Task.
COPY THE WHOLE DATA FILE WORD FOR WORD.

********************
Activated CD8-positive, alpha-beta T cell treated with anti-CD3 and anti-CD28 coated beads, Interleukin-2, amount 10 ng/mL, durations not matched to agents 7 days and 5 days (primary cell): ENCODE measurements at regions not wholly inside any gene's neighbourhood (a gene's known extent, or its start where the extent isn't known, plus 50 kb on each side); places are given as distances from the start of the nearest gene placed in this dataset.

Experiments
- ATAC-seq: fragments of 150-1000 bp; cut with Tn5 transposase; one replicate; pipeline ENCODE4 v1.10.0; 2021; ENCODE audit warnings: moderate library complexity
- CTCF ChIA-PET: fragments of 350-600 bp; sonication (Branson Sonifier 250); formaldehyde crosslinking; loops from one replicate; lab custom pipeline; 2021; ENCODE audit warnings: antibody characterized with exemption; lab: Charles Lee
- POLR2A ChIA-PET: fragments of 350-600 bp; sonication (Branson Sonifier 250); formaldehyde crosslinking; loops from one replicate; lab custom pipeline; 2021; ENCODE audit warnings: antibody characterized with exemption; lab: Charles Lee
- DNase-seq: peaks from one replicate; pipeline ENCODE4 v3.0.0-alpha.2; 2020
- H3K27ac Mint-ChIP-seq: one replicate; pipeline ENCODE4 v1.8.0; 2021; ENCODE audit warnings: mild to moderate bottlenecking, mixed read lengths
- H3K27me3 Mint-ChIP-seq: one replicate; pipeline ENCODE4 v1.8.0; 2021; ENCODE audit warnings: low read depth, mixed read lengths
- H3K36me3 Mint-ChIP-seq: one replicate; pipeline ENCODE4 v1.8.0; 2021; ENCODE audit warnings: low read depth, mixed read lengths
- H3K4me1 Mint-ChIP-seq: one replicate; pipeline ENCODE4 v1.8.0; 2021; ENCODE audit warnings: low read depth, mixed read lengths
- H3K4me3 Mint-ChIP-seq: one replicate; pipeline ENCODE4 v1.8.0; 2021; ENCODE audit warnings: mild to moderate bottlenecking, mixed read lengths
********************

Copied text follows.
Activated CD8-positive, alpha-beta T cell treated with anti-CD3 and anti-CD28 coated beads, Interleukin-2, amount 10 ng/mL, durations not matched to agents 7 days and 5 days (primary cell): ENCODE measurements at regions not wholly inside any gene's neighbourhood (a gene's known extent, or its start where the extent isn't known, plus 50 kb on each side); places are given as distances from the start of the nearest gene placed in this dataset.

Experiments
- ATAC-seq: fragments of 150-1000 bp; cut with Tn5 transposase; one replicate; pipeline ENCODE4 v1.10.0; 2021; ENCODE audit warnings: moderate library complexity
- CTCF ChIA-PET: fragments of 350-600 bp; sonication (Branson Sonifier 250); formaldehyde crosslinking; loops from one replicate; lab custom pipeline; 2021; ENCODE audit warnings: antibody characterized with exemption; lab: Charles Lee
- POLR2A ChIA-PET: fragments of 350-600 bp; sonication (Branson Sonifier 250); formaldehyde crosslinking; loops from one replicate; lab custom pipeline; 2021; ENCODE audit warnings: antibody characterized with exemption; lab: Charles Lee
- DNase-seq: peaks from one replicate; pipeline ENCODE4 v3.0.0-alpha.2; 2020
- H3K27ac Mint-ChIP-seq: one replicate; pipeline ENCODE4 v1.8.0; 2021; ENCODE audit warnings: mild to moderate bottlenecking, mixed read lengths
- H3K27me3 Mint-ChIP-seq: one replicate; pipeline ENCODE4 v1.8.0; 2021; ENCODE audit warnings: low read depth, mixed read lengths
- H3K36me3 Mint-ChIP-seq: one replicate; pipeline ENCODE4 v1.8.0; 2021; ENCODE audit warnings: low read depth, mixed read lengths
- H3K4me1 Mint-ChIP-seq: one replicate; pipeline ENCODE4 v1.8.0; 2021; ENCODE audit warnings: low read depth, mixed read lengths
- H3K4me3 Mint-ChIP-seq: one replicate; pipeline ENCODE4 v1.8.0; 2021; ENCODE audit warnings: mild to moderate bottlenecking, mixed read lengths